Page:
13...O-O 14.Nc3

Steinitz considered that 14.b3 was necessary here, hindering the transfer of Black's knight to the centre. But this move, which does nothing to aid White's development, can hardly change the nature of the struggle. Black would develop strong pressure on the central files, for example: 14...Be5 15.Nc3 Rad8 16.Bb2 e3! 17.fxe3 Bxc3 18.Bxc3 Ne4!

14...Nc4 15.b3?
White is playing the opening rather carelessly. Developing the bishop on b2 is a mistaken idea. The main events are bound to take place over on the kingside, where Black has directed all of his pieces. Therefore the following plan of development deserved attention: 15.Be2 Ne5 16.d3! (16.d4 Ng6 17.0-0 Nh4) 16...exd3 17.cxd3 Rad8 18.0-0. Of course, even here Black's edge in development would guarantee him the initiative, but it would be far easier for White to defend than in the game.

15...Ne5 16.Bb2 Rfe8 17.O-O

It is too late for White to retreat his bishop (17.Be2 Nf3+! 18.Kf1 Nh4) so he hurries to get his king out of the centre. However, this loses a pawn.

17...Nexg4 18.hxg4 Qd7 19.Qe2

Defending the pawn on g4 would lead to the creation of other weaknesses: 19.f3 Bc5+ 20.Kh1 Rad8 21.Na4 Bd4!



A critical moment. With material being equal White can hardly count upon a successful defence. But can he capture the pawn on e4? This makes use of the fact that after 20.Nxe4 Black cannot play 20...f5 because of 21.Qc4+. The risk appears to be substantial. The pin on the knight is very unpleasant and enables Black to obtain the advantage in two ways: 20.Nxe4 Bh2+ 21.Kh1 Bc7 22.f3 f5 23.Qc4+ Kh8 24.Nf2! Qd6 (for example, 25.Nxg4 fxg4 26.f4 Qg6) or 20...Qf5 21.f3 (sacrificing the queen does not work: 21.Nxd6 Qh5 22.Qxg4 Qxg4 23.Nxe8 Rxe8 24.Rfe1 Rxe1+ 25.Rxe1 Qf5 26.d3 Qa5!) 21...Qh5! 22.fxg4 Qh2+ 23.Kf2 Qf4+ 24.Kg1 Rxe4 25.Rxf4 Rxe2 26.Rf2 Re4 (Chigorin). Nevertheless, if White wants to choose the least of evils, he should try to find salvation in this endgame. In declining to take the pawn he dooms himself to a prospectless defence.

20.g3 Qf5 21.Kg2 Re6 22.Rae1

Exchanging the e-pawn with 22.f3 exf3+ (22...Qe5 23.f4!) 23.Qxf3 does not save White from the attack after 23...Qg6!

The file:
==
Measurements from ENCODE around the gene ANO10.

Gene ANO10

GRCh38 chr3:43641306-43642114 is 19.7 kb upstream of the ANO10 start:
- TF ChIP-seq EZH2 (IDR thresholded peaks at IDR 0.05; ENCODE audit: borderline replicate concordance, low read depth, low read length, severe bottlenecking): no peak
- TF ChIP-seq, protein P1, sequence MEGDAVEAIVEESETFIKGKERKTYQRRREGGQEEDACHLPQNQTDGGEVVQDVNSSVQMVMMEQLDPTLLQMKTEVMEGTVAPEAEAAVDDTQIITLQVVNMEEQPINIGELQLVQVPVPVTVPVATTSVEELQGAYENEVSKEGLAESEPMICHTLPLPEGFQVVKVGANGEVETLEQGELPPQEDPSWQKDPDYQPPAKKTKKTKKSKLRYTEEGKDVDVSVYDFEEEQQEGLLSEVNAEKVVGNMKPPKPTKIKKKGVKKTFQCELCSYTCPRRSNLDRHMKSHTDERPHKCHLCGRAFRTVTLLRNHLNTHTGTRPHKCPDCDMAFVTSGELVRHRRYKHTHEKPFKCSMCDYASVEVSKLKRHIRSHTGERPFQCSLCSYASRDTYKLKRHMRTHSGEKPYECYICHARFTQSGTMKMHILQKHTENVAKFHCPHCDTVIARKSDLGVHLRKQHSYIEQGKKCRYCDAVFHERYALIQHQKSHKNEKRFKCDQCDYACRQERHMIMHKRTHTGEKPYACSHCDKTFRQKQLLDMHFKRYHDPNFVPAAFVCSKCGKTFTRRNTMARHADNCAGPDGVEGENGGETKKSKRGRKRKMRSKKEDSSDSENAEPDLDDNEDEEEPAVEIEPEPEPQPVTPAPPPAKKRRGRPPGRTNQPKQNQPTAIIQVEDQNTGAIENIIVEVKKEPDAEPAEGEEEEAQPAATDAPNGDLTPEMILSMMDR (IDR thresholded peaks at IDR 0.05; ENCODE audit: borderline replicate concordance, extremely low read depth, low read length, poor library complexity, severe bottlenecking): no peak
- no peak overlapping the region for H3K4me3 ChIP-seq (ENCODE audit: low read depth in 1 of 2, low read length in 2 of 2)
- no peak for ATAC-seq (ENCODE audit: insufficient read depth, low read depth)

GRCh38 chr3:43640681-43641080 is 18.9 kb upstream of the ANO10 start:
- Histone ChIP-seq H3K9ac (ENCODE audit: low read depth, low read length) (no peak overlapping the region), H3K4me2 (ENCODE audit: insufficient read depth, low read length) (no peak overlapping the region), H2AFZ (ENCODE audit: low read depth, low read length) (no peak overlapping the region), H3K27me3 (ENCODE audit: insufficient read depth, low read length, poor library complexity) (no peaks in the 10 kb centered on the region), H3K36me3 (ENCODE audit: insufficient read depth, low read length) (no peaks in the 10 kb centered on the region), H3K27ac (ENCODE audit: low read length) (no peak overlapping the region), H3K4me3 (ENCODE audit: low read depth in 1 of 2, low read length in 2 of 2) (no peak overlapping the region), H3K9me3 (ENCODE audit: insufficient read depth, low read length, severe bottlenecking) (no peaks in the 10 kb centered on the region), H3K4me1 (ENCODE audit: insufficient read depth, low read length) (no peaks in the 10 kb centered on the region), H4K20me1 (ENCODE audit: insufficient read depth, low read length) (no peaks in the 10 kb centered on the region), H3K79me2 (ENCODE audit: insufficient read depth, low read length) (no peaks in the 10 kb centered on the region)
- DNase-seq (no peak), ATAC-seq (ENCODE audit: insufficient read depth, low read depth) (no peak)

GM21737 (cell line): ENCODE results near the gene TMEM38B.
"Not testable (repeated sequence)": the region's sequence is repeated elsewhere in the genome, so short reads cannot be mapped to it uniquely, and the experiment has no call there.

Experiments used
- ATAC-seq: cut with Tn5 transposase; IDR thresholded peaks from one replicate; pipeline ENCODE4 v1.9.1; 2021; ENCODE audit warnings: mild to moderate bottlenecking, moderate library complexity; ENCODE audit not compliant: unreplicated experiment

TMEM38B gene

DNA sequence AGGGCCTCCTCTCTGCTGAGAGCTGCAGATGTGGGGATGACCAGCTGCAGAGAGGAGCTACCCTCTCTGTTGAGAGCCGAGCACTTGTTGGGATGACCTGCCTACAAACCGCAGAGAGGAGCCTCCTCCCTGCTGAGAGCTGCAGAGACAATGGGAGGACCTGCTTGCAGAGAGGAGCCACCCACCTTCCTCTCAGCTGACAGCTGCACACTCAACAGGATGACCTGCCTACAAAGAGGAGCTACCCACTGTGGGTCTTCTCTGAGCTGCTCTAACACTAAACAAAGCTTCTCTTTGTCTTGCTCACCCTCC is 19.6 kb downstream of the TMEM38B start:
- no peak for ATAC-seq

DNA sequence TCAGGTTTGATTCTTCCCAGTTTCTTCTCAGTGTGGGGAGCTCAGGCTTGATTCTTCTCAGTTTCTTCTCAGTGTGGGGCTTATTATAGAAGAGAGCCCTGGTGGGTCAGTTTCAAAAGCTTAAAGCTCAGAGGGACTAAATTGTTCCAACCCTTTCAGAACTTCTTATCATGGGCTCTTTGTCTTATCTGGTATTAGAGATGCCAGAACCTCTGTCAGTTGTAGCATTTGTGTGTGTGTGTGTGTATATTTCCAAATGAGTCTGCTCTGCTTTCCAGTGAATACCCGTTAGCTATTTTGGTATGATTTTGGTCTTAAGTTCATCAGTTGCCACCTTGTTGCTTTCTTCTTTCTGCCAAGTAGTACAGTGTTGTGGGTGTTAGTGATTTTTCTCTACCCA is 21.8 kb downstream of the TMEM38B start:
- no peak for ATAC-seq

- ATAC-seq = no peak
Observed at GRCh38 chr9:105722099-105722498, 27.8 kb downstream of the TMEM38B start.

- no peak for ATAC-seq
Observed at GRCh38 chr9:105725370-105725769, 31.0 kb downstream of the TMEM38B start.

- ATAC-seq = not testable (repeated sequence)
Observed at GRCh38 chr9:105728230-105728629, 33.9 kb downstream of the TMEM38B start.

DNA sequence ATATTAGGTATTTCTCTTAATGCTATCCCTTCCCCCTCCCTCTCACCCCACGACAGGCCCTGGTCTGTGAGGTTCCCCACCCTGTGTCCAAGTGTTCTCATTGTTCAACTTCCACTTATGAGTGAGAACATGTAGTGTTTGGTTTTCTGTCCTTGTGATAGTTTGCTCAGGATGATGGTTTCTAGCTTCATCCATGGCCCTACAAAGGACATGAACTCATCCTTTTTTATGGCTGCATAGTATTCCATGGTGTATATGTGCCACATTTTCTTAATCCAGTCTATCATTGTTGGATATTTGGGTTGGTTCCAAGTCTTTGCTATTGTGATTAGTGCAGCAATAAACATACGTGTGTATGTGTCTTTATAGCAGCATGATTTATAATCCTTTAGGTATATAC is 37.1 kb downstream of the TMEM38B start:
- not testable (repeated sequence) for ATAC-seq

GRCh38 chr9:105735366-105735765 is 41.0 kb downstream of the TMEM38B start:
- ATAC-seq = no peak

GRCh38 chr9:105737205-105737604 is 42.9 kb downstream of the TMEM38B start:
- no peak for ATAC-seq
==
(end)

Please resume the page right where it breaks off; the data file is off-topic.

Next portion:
22...Rae8 23.Rh1 h5!

Winning the exchange with 23...Qxf3+ 24.Qxf3 exf3+ 25.Kxf3 Rxe1 26.Rxe1 Rxe1 27.Kxg4 Be5 would also guarantee Black victory, but it would take much longer. He still has ways of strengthening the attack, and Chigorin decides to press on with them. The threat now is 24...Qf3+, winning a rook since the knight on g4 is defended.

24.Ref1 Qg6! 25.Nd1


Black has apparently retreated his queen in order to make way for his f-pawn, and here in fact 25...f5 26.Ne3 f4 would also give him an irresistible attack. But Chigorin demonstrates an unexpected combinative possibility.


Now it becomes clear that the square g3 cannot be defended against intrusion by the Black queen, since after 26.Nxe3 Nxe3+ 27.dxe3 there follows 27...Rxe3 28.Qxh5 Rxg3+ and mate on the following move.

26.Bd4 Nxf2 27.Rxf2 Qxg3+ 28.Kf1 exf2 29.Ne3 c5 30.Bc3 Rxe3! 31.dxe3 Rxe3 32.Qd1 h4 33.Bd2 h3!

White resigned (0-1).

Here we conclude our extract from Vasyukov's 1973 analysis as well as our two-part excursion into master chess of the late 19th century.

Friday, October 15, 2010

Bird vs Chigorin, Vienna 1882, Part One

The Russian master Mikhail Chigorin compiled an amazing record on the Black side of the Two Knights Defence. Over the course of his career he employed this counterattacking system in a total of 17 games, mostly against the world's elite. He scored 13 wins, 1 draw, and only 3 losses for a winning percentage of 79%, far in excess of the standard 45% that Black can expect from the starting position. In particular his great rival Wilhelm Steinitz was bested by a score of four games to one.

Why was Chigorin so successful with the Two Knights Defence? In the first place, he was a fine attacking player with a strikingly modern feel for the initiative and the importance of piece activity. He was also aided by the generally low reputation enjoyed by the Two Knights Defence in those days. This reputation was based in large part on the writings of his rival Steinitz, who famously believed that “a pawn is worth a little trouble.” In particular, Steinitz believed that Black did not have the right to sacrifice a pawn in the opening. For his part, Chigorin didn't care what Steinitz (or anyone else) thought was right or wrong. He saw the assets in Black's position and worked hard to make them count.